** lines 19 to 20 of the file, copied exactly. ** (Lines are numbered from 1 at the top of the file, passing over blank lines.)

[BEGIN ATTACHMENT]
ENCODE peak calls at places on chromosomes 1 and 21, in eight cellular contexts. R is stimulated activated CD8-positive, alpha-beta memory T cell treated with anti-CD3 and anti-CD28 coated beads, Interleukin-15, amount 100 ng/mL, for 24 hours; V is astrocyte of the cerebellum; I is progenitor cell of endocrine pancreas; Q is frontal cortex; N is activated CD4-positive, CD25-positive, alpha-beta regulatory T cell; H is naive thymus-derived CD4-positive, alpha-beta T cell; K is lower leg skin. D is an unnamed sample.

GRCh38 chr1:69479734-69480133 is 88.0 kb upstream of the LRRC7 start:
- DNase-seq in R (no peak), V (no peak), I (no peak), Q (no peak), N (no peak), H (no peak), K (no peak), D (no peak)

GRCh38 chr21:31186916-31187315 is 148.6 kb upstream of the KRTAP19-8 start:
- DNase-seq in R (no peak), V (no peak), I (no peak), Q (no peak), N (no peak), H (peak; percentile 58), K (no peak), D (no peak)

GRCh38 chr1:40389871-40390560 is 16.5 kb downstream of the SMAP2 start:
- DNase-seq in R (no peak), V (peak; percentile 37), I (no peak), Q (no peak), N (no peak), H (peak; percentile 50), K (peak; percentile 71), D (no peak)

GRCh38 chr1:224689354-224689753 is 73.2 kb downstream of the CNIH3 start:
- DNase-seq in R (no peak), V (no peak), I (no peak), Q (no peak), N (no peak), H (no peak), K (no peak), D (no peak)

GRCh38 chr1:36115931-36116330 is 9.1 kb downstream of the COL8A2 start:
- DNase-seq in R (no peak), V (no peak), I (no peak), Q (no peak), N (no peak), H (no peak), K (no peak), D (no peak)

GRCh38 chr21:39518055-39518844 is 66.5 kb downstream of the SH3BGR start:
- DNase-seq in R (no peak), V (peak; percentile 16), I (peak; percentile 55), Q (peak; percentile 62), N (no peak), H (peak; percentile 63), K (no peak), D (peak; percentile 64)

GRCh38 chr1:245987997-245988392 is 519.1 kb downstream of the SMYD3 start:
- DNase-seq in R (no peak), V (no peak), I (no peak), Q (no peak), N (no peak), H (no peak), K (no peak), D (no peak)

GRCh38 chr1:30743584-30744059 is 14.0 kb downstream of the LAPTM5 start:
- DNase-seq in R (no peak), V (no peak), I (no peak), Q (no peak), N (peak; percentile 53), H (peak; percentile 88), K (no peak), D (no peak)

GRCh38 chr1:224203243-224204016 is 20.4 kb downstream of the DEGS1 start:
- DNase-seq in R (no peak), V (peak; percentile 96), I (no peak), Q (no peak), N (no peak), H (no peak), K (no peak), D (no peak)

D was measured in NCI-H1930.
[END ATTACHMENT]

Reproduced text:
- DNase-seq in R (no peak), V (peak; percentile 96), I (no peak), Q (no peak), N (no peak), H (no peak), K (no peak), D (no peak)

D was measured in NCI-H1930.